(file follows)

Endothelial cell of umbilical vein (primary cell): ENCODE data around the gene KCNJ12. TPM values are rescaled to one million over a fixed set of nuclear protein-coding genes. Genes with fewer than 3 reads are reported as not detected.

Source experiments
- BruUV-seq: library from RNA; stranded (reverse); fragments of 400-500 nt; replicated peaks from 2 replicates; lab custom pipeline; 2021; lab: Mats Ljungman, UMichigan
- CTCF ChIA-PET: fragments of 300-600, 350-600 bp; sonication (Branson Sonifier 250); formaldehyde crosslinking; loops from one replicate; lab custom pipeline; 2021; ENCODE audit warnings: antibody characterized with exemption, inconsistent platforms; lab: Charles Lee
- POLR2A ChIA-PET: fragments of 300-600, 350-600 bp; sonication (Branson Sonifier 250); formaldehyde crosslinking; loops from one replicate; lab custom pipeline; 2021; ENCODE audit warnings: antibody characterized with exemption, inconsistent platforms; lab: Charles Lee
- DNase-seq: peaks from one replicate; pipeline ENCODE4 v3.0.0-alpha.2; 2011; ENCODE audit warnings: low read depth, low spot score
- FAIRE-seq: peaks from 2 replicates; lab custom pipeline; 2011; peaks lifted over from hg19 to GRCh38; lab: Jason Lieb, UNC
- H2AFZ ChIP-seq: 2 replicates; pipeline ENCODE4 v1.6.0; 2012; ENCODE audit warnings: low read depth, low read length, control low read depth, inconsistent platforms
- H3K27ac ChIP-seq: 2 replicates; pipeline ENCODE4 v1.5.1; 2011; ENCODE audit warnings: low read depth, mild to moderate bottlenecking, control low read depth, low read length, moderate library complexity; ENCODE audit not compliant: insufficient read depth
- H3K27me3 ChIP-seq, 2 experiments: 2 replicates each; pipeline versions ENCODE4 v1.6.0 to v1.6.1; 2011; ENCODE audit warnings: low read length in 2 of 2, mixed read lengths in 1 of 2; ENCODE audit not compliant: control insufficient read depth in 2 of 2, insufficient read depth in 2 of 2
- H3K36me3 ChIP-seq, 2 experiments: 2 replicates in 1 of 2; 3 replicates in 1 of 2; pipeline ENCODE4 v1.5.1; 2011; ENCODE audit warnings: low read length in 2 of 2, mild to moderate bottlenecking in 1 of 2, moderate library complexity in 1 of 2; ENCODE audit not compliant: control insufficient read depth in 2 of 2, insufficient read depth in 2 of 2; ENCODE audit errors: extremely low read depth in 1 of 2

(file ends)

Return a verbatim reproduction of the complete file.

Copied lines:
Endothelial cell of umbilical vein (primary cell): ENCODE data around the gene KCNJ12. TPM values are rescaled to one million over a fixed set of nuclear protein-coding genes. Genes with fewer than 3 reads are reported as not detected.

Source experiments
- BruUV-seq: library from RNA; stranded (reverse); fragments of 400-500 nt; replicated peaks from 2 replicates; lab custom pipeline; 2021; lab: Mats Ljungman, UMichigan
- CTCF ChIA-PET: fragments of 300-600, 350-600 bp; sonication (Branson Sonifier 250); formaldehyde crosslinking; loops from one replicate; lab custom pipeline; 2021; ENCODE audit warnings: antibody characterized with exemption, inconsistent platforms; lab: Charles Lee
- POLR2A ChIA-PET: fragments of 300-600, 350-600 bp; sonication (Branson Sonifier 250); formaldehyde crosslinking; loops from one replicate; lab custom pipeline; 2021; ENCODE audit warnings: antibody characterized with exemption, inconsistent platforms; lab: Charles Lee
- DNase-seq: peaks from one replicate; pipeline ENCODE4 v3.0.0-alpha.2; 2011; ENCODE audit warnings: low read depth, low spot score
- FAIRE-seq: peaks from 2 replicates; lab custom pipeline; 2011; peaks lifted over from hg19 to GRCh38; lab: Jason Lieb, UNC
- H2AFZ ChIP-seq: 2 replicates; pipeline ENCODE4 v1.6.0; 2012; ENCODE audit warnings: low read depth, low read length, control low read depth, inconsistent platforms
- H3K27ac ChIP-seq: 2 replicates; pipeline ENCODE4 v1.5.1; 2011; ENCODE audit warnings: low read depth, mild to moderate bottlenecking, control low read depth, low read length, moderate library complexity; ENCODE audit not compliant: insufficient read depth
- H3K27me3 ChIP-seq, 2 experiments: 2 replicates each; pipeline versions ENCODE4 v1.6.0 to v1.6.1; 2011; ENCODE audit warnings: low read length in 2 of 2, mixed read lengths in 1 of 2; ENCODE audit not compliant: control insufficient read depth in 2 of 2, insufficient read depth in 2 of 2
- H3K36me3 ChIP-seq, 2 experiments: 2 replicates in 1 of 2; 3 replicates in 1 of 2; pipeline ENCODE4 v1.5.1; 2011; ENCODE audit warnings: low read length in 2 of 2, mild to moderate bottlenecking in 1 of 2, moderate library complexity in 1 of 2; ENCODE audit not compliant: control insufficient read depth in 2 of 2, insufficient read depth in 2 of 2; ENCODE audit errors: extremely low read depth in 1 of 2